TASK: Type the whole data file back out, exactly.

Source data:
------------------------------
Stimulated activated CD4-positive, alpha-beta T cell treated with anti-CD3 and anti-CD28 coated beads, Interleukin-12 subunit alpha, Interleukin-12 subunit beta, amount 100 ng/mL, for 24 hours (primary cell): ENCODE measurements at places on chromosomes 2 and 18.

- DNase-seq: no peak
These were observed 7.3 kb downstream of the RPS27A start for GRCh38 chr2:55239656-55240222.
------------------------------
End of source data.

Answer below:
Stimulated activated CD4-positive, alpha-beta T cell treated with anti-CD3 and anti-CD28 coated beads, Interleukin-12 subunit alpha, Interleukin-12 subunit beta, amount 100 ng/mL, for 24 hours (primary cell): ENCODE measurements at places on chromosomes 2 and 18.

- DNase-seq: no peak
These were observed 7.3 kb downstream of the RPS27A start for GRCh38 chr2:55239656-55240222.